Rider cuts assistants and saves full-timers in latest cuts – The Rider News

By Shaun Chornobroff

In the latest step on its planned trajectory to future financial stability, Rider’s administration has revealed to the school’s faculty union that it will not be reducing the number of full-time faculty this year, but will be laying off several. assistant teachers.

Rider’s chapter of the American Association of University Teachers (AAUP) was alerted to the university’s decision on the afternoon of October 31, shortly before Provost DonnaJean Fredeen alerted the Rider community in a campus-wide email.

The decision came on the day of the layoff notice deadline agreed by the university and the union under a five-year contract announced on September 11.

While AAUP president David Dewberry estimated that “about six” union members had received notice of dismissal, in an interview with The Rider News on November 1, Fredeen explained that the actual number of assistants who will not be retained is still unknown.

“The only part-time professors who have received a layoff notice are those with seniority status. We have part-time teachers who don’t get rehired regularly,” Fredeen said. “They are hired based on whether or not we have classes for them to teach and that group of faculty may also be impacted.”

“We are aware of this and we are disappointed”

The union has the right to take any planned dismissal to an arbitration tribunal, which Dewberry told The Rider News by phone that he intended to do. In an arbitration tribunal, the two parties take their case to a judge, who then takes the side of either the university or the union.

“I reached out to all the people who were laid off and basically said, ‘We realize that, we’re disappointed, we’re disappointed that the administration chose to do this and we will fight these layoffs proposed’,” Dewberry said. “…We have already begun to deliberate as an executive committee, with members of our bargaining team who are not part of the executive committee, on how best to respond.”

In his university-wide communication, Fredeen explained that full-time faculty were shielded from layoffs due to the high number of employees requesting an early retirement incentive offered to AAUP members. by the university after the most recent contract.

As the university enters a period of transition, layoffs and early retirements were anticipated by Rider President Gregory Dell’Omo.

“Whenever you go through these kinds of changes, you will always be concerned about [change], especially if you start losing really talented people. You’re always balancing the loss of talent against the need to correct the size of the university,” Dell’Omo said in a Nov. 1 interview with The Rider News.

The layoffs announced on October 31 are the latest step in Rider’s academic prioritization process. In June, it was announced that the university was removing 25 programs from its academic catalog, covering a variety of different schools and majors, including courses offered by Westminster Choir College as well as the transfer of French and English majors. philosophy of the university towards minors.

The recent layoffs came in the 25 programs that are either being eliminated or archived by the school, and will take effect in the next school year.

“It’s not a judgment of the value of the discipline in terms of people learning throughout life in a very holistic education,” Fredeen said. “It’s a statement about the viability of these programs at Rider University. There are other institutions where these programs are extremely viable, they just aren’t viable here.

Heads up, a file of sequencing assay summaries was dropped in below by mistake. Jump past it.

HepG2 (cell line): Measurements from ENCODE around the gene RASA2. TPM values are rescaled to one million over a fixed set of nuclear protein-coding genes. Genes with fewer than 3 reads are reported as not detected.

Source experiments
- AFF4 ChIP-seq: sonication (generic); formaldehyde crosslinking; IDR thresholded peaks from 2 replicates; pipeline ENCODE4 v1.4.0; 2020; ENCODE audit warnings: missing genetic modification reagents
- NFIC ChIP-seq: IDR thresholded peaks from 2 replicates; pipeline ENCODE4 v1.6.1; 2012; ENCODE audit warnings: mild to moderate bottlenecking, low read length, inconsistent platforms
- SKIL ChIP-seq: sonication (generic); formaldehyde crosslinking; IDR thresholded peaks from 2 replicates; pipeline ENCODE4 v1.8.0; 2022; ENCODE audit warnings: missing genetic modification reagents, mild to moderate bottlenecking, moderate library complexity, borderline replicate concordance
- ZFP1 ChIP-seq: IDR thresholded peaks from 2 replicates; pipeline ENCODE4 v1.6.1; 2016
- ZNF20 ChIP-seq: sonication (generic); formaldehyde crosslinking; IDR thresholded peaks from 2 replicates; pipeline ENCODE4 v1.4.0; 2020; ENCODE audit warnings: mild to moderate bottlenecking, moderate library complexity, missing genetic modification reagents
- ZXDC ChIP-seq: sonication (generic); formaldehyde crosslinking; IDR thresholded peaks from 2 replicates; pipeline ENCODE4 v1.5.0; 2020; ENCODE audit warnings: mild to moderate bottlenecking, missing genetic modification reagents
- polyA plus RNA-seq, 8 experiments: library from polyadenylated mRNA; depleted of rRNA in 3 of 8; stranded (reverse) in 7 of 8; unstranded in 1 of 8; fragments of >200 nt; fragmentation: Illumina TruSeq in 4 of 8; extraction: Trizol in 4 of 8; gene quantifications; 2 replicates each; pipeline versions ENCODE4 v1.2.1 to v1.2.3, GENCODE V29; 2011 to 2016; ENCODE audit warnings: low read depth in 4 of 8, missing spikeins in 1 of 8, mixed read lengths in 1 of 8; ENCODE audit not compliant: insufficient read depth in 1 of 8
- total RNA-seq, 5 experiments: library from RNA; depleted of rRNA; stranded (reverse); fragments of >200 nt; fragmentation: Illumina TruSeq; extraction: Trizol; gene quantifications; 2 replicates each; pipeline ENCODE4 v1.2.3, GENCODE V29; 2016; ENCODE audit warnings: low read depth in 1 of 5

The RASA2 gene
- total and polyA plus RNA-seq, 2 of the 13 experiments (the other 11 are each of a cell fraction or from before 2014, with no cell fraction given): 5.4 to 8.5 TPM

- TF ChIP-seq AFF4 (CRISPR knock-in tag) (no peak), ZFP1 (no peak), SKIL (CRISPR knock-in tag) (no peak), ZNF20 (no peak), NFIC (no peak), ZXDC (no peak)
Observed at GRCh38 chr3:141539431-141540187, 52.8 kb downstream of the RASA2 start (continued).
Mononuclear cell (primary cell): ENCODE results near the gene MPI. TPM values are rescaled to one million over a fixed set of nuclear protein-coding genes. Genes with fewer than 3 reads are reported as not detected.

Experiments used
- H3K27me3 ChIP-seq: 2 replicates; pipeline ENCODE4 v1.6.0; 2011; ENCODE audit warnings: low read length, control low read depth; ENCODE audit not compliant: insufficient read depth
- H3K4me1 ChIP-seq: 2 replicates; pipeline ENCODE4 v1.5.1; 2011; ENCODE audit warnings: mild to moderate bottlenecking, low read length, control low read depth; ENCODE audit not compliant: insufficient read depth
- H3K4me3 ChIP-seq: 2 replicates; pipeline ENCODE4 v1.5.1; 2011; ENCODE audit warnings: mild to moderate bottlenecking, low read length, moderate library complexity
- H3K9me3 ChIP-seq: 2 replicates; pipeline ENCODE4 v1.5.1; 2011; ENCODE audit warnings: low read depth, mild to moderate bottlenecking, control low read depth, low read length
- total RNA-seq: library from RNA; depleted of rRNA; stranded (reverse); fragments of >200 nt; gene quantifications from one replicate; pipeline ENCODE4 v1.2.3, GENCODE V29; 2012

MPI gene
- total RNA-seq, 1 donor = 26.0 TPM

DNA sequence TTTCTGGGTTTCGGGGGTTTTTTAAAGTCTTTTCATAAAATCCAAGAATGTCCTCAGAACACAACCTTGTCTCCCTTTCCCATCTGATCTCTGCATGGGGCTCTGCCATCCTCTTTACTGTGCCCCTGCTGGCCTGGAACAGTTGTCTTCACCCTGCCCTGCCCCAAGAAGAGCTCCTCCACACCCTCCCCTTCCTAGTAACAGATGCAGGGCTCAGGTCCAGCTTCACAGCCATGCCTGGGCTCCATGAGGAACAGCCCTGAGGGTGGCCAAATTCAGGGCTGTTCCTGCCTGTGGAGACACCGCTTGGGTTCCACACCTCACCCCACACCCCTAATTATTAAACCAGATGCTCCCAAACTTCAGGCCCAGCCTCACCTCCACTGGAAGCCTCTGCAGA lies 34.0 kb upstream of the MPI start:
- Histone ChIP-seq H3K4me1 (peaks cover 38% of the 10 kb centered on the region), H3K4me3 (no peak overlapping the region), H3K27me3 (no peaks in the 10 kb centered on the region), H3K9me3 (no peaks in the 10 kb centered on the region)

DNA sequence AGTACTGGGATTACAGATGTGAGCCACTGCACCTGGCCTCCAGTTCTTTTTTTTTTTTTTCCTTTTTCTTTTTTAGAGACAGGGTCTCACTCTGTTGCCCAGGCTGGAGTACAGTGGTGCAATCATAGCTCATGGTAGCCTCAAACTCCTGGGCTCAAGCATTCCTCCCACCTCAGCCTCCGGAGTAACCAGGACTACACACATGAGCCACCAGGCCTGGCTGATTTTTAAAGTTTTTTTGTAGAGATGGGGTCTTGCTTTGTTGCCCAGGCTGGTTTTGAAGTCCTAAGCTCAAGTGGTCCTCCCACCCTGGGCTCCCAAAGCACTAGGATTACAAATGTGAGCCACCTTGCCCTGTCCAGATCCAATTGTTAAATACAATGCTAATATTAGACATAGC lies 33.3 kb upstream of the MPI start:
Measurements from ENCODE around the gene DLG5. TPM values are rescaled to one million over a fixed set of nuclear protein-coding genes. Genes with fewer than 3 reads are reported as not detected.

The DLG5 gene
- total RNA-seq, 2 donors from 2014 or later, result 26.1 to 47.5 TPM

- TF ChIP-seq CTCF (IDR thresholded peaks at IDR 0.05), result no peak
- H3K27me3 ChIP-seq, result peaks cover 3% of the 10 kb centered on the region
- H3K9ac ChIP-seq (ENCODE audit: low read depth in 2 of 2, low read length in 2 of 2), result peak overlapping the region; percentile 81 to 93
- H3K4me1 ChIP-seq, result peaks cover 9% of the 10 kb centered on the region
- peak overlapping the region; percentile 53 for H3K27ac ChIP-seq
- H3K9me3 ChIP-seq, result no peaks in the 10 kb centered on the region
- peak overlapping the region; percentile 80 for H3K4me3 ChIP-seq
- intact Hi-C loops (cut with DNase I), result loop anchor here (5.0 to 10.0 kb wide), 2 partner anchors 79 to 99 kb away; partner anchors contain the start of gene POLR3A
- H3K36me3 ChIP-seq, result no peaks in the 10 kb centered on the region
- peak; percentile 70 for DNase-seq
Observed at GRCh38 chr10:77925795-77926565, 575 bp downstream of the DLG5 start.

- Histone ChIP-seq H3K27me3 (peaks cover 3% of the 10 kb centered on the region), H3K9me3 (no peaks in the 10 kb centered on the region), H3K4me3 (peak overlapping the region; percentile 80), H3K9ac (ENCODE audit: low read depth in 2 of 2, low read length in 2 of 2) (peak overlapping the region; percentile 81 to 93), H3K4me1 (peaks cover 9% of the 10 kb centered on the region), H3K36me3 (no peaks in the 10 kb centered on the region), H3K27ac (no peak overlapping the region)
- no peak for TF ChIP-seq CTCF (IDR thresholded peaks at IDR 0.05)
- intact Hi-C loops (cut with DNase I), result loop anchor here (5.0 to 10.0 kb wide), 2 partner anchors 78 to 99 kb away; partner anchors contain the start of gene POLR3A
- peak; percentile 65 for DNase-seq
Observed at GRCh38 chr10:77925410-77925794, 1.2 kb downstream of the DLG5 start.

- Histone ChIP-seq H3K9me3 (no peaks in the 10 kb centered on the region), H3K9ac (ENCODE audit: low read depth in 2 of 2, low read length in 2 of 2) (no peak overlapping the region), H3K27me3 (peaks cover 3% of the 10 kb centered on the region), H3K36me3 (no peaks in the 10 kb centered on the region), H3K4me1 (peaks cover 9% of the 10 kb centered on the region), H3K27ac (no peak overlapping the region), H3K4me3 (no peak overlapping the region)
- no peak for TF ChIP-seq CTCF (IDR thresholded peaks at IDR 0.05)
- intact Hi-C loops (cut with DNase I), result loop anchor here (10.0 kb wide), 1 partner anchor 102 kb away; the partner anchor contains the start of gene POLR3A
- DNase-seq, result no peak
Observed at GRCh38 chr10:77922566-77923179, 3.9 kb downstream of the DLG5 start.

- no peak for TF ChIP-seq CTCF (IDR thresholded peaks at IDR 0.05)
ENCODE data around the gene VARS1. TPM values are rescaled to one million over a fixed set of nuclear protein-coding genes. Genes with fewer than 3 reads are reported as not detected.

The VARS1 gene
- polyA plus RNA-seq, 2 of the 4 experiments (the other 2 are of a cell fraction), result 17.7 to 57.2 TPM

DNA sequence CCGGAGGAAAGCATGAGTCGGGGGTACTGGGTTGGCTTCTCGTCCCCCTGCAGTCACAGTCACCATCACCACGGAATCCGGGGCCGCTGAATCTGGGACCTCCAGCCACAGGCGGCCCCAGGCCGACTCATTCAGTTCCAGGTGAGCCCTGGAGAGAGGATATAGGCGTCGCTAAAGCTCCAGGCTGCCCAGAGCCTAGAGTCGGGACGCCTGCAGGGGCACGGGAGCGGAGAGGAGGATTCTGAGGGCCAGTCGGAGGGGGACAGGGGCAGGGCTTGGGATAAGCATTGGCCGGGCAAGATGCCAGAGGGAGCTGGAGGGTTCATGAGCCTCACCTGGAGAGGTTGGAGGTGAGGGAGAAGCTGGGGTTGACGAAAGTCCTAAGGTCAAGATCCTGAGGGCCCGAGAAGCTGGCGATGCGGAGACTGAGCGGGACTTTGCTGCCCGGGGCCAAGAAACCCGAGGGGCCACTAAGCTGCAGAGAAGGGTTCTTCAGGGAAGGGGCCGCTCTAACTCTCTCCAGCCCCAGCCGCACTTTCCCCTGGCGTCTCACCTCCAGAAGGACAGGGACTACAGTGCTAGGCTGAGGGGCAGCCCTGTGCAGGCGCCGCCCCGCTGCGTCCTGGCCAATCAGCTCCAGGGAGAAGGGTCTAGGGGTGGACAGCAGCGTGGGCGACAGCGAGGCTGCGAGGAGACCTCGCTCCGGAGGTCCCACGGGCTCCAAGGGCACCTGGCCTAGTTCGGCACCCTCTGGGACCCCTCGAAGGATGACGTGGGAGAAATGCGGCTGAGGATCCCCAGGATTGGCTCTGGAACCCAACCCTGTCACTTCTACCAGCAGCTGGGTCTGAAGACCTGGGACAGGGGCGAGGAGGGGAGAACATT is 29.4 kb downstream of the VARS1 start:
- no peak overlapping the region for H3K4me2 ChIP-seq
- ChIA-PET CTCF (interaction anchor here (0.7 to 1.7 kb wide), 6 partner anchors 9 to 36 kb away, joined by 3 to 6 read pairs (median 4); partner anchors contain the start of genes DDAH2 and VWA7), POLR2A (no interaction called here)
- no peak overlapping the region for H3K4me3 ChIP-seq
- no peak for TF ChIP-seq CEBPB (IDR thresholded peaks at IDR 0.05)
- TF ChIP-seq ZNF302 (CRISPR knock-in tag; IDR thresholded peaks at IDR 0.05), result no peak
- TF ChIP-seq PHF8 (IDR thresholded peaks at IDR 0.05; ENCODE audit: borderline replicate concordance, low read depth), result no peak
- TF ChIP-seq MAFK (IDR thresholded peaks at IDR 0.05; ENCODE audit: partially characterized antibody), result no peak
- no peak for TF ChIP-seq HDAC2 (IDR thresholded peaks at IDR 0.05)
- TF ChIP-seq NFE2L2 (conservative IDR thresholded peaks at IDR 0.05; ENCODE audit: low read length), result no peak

With controversy surrounding the administration in recent years, Dewberry sees the abundance of requests for early retirement as a sign of Rider’s waning reputation among its employees.

“The fact that a lot of people have retired is kind of proof that they don’t like working here,” Dewberry said. “When I got hired, it was considered a great job, it was a first choice or preferred place of employment. It was like, ‘Wow, you gotta jump over there, that’s a great place.’ It doesn’t become that anymore.

It’s time to cut

For Rider President Gregory Dell’Omo, although he said he was not happy with these decisions, they are necessary for an institution to recover financially from a debt that has already climbed by almost $20 million during the pandemic.

“This idea of ​​reassessing your resources and reallocating your resources has always been part of running any organization, whether for-profit or not,” Dell’Omo explained. “But higher education has always been add, add, add and very rarely cut, cut or reallocate, and those days are over.”

As the university continues to lick its financial wounds, the union, which has passed two votes of no confidence in Dell’Omo management since taking office in 2015, remains critical.

“The administration claims there are a lot of external factors that do this, but one can’t help but feel that an institution’s leadership should be held accountable,” Dewberry said. “It’s always discouraging for people to lose their jobs.”

As his administration continues to make cuts, Dell’Omo continues to uphold his sovereign goal of retaining a university that the Rider community, past and present, can be proud of for the long term.

“Even if sometimes we are criticized for being a little too business, or too cold, we try both to preserve the institution, but also all the stakeholders of the institution, such as the faculty, the staff, the students. and the alumni and everyone associated with the university,” Dell’Omo said. “We try to make them all feel like this is an institution that cares about the individual as much as the institution.”

Originally printed in the 11/2/22 issue.

Earnest L. Veasey